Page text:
Porsche Cayenne SUV review
"The Porsche Cayenne offers the brand's expected driving appeal, packaged as a practical, comfortable SUV"
- Scorching performance
- Remarkable handling
- Everyday practicality
- Predictable looks
- High running costs
- No seven-seat option
Verdict - Is the Porsche Cayenne a good car?
The Porsche Cayenne set the precedent for combining the practicality of an SUV with the driving engagement of a sports saloon, and the same is true of the most recent model. Although it’s got more rivals to fend off nowadays, the latest Porsche Cayenne is a solid choice if you’re looking for a fun-to-drive high-performance SUV. While the Porsche Cayenne is certainly premium, it might not appeal to buyers looking to stand out from the crowd given its conservative looks compared to rivals, but this could also be part of the appeal for some. It’s also not the cheapest car to run, and be careful with the options list as these can soon make the Cayenne’s price tag skyrocket.
Porsche Cayenne models, specs and alternatives
It’s now common for most manufacturers to offer an SUV model in their lineup, but back when the Porsche Cayenne was first introduced, it was a controversial step for the brand known for its sleek sports cars. The Cayenne revolutionised the way an SUV could drive and proved a success for Porsche, allowing the brand to survive for future generations, so it’s safe to say it’s an important car. The modern version now faces a wide range of rivals in the performance SUV segment, including the Bentley Bentayga, Aston Martin DBX, Maserati Levante and Ferrari Purosangue.
The Cayenne sits on the same platform as the Audi Q8 and Bentley Bentayga but offers plenty of choice for buyers. A facelift in 2023 brought updates to the Cayenne’s looks, including new, more angular matrix-LED headlights, a revised front bumper, sharper front wings, a new bonnet and a revised light bar at the back.
The range of petrol and hybrid powertrains was also revised. The entry-level Cayenne models now feature the brand’s latest 3.0-litre twin-turbocharged V6 engine, which competes with the Mercedes GLE, BMW X5 and Range Rover Sport. The e-Hybrid model uses this V6 engine and pairs it with an electric motor and larger 25.8kWh battery than before, giving an improved 56-mile range compared with the pre-facelift model’s 25 miles.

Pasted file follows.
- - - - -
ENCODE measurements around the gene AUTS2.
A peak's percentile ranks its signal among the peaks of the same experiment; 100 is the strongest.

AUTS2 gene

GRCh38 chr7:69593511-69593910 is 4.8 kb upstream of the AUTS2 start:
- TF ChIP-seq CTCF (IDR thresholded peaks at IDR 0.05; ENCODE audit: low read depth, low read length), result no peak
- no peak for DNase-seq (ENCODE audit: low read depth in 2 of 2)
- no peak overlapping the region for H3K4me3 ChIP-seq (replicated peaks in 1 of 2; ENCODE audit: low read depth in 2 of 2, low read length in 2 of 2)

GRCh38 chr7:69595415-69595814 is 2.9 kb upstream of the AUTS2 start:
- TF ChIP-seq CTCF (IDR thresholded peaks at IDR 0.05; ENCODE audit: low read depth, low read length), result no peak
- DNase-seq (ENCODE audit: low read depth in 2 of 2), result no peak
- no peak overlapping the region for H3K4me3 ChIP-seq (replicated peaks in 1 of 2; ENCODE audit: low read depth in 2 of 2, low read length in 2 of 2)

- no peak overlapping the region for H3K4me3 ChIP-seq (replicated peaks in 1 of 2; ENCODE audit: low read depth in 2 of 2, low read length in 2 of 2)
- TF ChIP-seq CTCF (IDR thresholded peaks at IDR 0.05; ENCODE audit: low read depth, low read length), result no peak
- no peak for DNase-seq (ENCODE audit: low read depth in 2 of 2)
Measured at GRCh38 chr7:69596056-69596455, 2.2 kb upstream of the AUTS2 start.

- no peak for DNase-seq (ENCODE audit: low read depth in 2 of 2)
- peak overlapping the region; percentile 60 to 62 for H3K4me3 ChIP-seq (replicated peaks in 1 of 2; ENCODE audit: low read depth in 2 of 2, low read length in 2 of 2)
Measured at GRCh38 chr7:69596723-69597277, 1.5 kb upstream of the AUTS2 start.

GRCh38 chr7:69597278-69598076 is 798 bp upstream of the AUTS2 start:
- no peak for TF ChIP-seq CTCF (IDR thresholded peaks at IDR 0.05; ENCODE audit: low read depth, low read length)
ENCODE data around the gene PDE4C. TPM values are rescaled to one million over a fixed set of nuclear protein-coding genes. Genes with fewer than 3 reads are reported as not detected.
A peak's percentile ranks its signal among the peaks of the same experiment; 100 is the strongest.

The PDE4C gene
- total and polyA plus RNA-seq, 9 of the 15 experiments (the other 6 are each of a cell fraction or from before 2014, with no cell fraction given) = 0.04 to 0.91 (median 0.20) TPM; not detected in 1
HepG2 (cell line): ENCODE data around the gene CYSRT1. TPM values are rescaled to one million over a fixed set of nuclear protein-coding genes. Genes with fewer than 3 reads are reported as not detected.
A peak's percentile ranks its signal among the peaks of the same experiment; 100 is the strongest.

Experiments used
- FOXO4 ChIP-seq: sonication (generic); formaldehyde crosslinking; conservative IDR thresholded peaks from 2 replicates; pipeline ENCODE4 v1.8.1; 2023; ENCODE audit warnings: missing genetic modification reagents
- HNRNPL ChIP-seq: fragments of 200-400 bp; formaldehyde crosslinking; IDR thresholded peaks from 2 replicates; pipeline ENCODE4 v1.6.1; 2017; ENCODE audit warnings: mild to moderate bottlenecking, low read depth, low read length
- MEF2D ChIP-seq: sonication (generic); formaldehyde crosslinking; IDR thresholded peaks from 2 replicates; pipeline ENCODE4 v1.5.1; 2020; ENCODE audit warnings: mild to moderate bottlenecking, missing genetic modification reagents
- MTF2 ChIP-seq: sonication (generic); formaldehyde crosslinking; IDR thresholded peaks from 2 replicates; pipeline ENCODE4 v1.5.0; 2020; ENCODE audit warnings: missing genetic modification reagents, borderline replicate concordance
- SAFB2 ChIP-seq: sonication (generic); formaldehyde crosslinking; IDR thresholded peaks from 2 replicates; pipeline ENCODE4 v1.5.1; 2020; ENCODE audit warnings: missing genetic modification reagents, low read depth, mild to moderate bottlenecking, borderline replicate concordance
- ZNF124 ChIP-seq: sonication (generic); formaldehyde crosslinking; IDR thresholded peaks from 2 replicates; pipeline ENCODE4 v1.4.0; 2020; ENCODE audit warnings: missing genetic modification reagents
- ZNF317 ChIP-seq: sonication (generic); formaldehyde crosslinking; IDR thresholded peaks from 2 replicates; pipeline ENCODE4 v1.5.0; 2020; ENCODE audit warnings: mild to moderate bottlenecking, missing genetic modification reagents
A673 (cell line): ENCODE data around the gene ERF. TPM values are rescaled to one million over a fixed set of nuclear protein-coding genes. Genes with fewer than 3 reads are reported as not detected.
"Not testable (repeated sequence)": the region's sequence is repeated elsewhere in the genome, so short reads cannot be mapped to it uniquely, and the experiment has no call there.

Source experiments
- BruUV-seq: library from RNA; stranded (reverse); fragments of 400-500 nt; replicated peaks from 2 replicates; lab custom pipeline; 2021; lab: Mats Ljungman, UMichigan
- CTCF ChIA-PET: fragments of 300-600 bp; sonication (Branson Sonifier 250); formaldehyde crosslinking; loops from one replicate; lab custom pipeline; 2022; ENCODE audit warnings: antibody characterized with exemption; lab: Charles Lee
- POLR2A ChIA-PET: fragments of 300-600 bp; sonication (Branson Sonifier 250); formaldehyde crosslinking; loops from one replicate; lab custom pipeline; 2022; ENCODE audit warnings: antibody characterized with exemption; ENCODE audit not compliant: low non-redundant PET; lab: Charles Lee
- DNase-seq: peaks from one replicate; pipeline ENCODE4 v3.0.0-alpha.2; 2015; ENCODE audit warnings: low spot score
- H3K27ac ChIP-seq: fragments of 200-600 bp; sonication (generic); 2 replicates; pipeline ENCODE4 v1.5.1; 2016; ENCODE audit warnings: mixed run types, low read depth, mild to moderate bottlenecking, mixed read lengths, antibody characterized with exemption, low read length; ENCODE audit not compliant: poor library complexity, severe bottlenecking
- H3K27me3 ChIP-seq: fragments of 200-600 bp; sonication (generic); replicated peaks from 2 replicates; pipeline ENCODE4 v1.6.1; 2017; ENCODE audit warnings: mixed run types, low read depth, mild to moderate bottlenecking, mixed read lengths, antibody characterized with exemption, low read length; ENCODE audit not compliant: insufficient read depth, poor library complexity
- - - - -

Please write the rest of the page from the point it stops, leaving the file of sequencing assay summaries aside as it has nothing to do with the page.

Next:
Cayenne S models swap the previous 2.9-litre V6 engine for 4.0-litre twin-turbocharged V8 power, and the Turbo model has been removed from the range entirely in the UK. GTS and Turbo S e-Hybrid models have temporarily disappeared from the lineup, but Porsche says they will make a return in future.
The latest car is easily recognised as a Cayenne and has overtones of the smaller Porsche Macan, a car that looks far more lithe and dynamic than previous Cayennes ever did. While Porsche hasn't taken any big risks with the latest model's looks, it's undeniably handsome and fits in well with other models in the range – not looking uncomfortable in the presence of the Porsche 718 Cayman or Porsche 911 sports cars. Now, there's also the Porsche Cayenne Coupe that boasts the same engine range (plus a Turbo GT range-topper) but with sleeker looks.
The same is true inside, where the look and feel is very much like the Porsche Panamera hatchback or its shooting-brake-styled Panamera Sport Turismo sister – the interior’s 2023 redesign brings more extensive use of digital dashboard tech, as seen in the Porsche Taycan, with a second infotainment screen in front of the passenger seat. It’s taken the Cayenne another step ahead of its closest rivals, with excellent materials and crystal-clear graphics on those screens, while the physical controls that remain are still great to use.
There's plenty of interior space, and the boot is at least as generous as its rivals. However, it's on the road that Porsche has taken the most effort to ensure it fits with expectations of the brand.
We’ve now driven the revised Porsche Cayenne in both its base form and as the Cayenne e-Hybrid, and it’s no less impressive than it’s ever been. The basic car’s new 3.0-litre V6 has resulted in a subtle but welcome uptick in performance, with improved responses and a sporty sound when you’re working it hard, but enough refinement to fade into the background at a cruise. It still does the same trick of feeling like a smaller car on the road than you’d expect, too.
The e-Hybrid also benefits from Porsche’s chassis updates, including adaptive dampers with more highly adjustable valve compression and rebound settings, allowing for finer control over its wheel and body movement. It’s even more fun to drive than before, and comfort has been improved at low speeds around town. The big SUV still feels slightly lumpy on 22-inch wheels and on steel springs, with the worst bumps occasionally transmitted through to the cabin, but the facelift’s chassis offers a better balance that’s also reduced body roll at higher speeds.
It comes as no surprise that this third generation of Porsche Cayenne is the best yet, but it comes as quite a shock that it should be quite so responsive and involving to drive. Taking the SUV route when choosing a fast, practical family car used to involve compromised driver appeal – even the previous Porsche Cayenne struggled to feel truly agile and fleet-footed. The latest model, though, feels truly worthy of the Porsche crest on its nose.
Porsche models aren't always crash-tested, but the Cayenne's popularity means Euro NCAP has tested its flagship SUV, and given it the top five stars, reassuring customers. It's also noteworthy that Porsche topped our 2021 Driver Power survey.
Porsche describes the Cayenne as its 'sports car for five'. A bold claim, but one that rings true. It's expensive and the usual Porsche running cost caveats apply, but few practical family SUVs are quite so rewarding to drive.